When I woke up, my asst from PR had to leave to catch her flight. I am the best boss EVER. Le sigh…

      But that’s pretty much what they do to me. I collapse into a coma after all the excitement is over.

      • Elizabeth Langston says:

        Your PA *is* amazing!

      • Yes, you’ll be there! I’m nervous about seeing you!

        LOL, I’m pathetic.

        I haven’t yet attended one, but RT seems *crazy*. But I think all conferences can turn an extrovert into an introvert. Very few people can go-go-go all day and be “energized” by the experience. I think most of us leave a con feeling inspired or motivated, but also exhausted.

        Planning for a down-day for sleeping (or meetings, I guess!) is an excellent idea, especially if you have a demanding home life that will suck you dry the second you slip into the door.

        With RWA in Orlando this year, I’d want to take an extra week to really “do” Disney World. That’s part of why I’m not going — I’d hate not being able to go to the theme parks, but it’s difficult enough to get a week off from my real life to attend the con!

        • Darynda Jones says:

          NERVOUS? What??? Well, okay, I can understand that. I’m a hugger. You can tell me to stop when it gets uncomfortable.

          And good for you on the extra week in Orlando! Last time we took an extra day. A day is not enough. Not by a long shot. You will have a blast!

          • I hug friends and family whom I haven’t seen in along time!! Gladly. You can’t stop me!

            I *do* dislike hugging someone I see all the time. Like, shit. I saw you last month. I like you just fine, but I don’t touch my own husband this often.

            I’ve gotten my brother-in-law to stop hugging. We see each other at least once a week, and no hugs are exchanged! It’s pretty great. I need to work on everyone else. I’m really good at finding something awkward to hold just as a party’s breaking up. Nobody can hug you when you’re holding a messy casserole dish! (They try, though. They do try).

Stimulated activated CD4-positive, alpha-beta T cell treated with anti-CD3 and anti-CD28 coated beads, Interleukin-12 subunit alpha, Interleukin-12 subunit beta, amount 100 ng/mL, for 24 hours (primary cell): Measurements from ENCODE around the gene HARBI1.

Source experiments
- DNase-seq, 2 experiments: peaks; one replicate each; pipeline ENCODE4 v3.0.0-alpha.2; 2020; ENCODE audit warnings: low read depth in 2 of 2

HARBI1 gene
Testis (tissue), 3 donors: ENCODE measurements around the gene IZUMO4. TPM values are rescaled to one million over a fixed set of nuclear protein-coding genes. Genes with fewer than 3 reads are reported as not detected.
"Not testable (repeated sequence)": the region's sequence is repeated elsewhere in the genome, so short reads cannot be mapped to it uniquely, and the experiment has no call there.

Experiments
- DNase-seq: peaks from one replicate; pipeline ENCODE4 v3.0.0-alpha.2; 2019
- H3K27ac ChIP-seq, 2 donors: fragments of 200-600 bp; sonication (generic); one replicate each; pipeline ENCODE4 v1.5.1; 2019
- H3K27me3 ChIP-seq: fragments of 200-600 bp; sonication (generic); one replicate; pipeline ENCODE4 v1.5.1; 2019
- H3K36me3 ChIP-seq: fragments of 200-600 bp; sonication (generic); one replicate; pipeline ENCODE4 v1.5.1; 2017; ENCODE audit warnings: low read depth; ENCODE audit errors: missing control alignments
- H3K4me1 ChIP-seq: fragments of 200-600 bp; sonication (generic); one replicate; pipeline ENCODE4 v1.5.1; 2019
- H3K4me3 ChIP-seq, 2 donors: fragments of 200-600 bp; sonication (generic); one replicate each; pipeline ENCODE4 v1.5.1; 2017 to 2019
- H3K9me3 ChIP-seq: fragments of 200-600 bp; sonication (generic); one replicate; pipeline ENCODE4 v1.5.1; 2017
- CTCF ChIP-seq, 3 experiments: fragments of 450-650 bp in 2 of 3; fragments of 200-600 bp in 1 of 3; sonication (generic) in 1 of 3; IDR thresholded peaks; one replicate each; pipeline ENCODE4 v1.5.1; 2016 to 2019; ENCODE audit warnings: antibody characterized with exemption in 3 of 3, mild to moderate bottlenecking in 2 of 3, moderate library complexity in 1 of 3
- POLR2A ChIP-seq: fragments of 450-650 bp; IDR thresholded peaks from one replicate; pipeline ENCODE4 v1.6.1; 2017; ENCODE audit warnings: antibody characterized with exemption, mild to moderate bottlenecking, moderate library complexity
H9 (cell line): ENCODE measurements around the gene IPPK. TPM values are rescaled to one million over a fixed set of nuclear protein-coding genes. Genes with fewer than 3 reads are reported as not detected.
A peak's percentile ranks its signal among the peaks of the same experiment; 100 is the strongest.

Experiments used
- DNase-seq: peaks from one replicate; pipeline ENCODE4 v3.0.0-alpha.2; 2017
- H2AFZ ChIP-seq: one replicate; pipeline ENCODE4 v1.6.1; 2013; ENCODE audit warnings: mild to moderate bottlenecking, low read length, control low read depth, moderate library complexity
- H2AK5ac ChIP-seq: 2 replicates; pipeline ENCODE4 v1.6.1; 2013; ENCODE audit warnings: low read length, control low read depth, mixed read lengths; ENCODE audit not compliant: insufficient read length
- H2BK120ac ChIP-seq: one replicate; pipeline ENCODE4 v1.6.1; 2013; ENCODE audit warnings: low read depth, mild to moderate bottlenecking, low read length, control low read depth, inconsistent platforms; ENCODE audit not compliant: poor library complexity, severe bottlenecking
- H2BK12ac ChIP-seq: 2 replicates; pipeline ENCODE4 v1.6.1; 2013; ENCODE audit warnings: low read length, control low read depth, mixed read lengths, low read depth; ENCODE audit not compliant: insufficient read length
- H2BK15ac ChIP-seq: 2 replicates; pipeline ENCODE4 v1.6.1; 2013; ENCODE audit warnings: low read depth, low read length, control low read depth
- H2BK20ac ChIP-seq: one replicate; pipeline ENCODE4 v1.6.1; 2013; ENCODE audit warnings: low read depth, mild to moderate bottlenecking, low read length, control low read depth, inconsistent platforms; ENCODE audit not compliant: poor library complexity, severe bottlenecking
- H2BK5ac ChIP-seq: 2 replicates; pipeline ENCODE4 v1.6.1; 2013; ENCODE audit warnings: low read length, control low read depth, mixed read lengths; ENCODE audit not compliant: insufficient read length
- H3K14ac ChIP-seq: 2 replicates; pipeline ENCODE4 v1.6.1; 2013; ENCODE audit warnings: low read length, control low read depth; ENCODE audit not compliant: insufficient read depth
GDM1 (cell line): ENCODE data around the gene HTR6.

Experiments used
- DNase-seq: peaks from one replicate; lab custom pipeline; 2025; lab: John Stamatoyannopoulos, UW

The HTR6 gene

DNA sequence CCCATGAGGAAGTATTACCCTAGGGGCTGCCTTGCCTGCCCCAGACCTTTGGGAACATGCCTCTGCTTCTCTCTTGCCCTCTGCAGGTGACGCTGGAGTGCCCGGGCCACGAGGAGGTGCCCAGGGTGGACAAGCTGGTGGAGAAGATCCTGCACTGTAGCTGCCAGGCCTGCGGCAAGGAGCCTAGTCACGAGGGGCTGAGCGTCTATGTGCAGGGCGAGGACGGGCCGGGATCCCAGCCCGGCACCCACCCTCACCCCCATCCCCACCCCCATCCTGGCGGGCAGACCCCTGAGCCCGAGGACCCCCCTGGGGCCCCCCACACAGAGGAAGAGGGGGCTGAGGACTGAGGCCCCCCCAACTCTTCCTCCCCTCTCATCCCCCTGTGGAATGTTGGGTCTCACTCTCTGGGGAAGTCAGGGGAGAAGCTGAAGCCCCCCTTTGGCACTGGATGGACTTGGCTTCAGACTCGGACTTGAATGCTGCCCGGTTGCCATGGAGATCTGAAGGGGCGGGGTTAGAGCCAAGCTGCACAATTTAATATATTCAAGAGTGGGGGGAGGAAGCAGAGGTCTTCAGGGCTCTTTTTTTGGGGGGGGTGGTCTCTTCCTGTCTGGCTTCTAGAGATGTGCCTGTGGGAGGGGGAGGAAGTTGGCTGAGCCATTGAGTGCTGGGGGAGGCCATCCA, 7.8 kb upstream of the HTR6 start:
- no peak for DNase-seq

3. Elizabeth Langston says:

    I’ll endorse the WAIT IN LINE and MENTAL RETREAT. I met someone standing in line for breakfast at my first RWA conference. THe diner had run out of tables when they got to her, and she invited me to sit with her. And we built a really great friendship from that.

    I need a mental retreat desperately. One year (maybe Washington, so that was 2009?) I stayed at a B&B and walked to the hotel. I loved the B&B, but the distance was too far to be a retreat. I try to stay in the conference hotel now (or find someone else who is there) so that I can disappear into a room when I need breathing space.

    • Were we at the same B&B in 2009? Maybe Woodley Park B&B? That was DC, I think. I stayed at a B&B right across from the Marriott Wardman Park and there were a bunch of other authors there. I made a good friend this way, in fact — Irene Hannon, who is just the sweetest and most thoughtful person ever. She’s the one who gave me the idea of contacting long-distance friends in advance to set up coffee dates. It really makes you feel special and loved when someone does this, and it’s especially nice when you’re below them on the career ladder.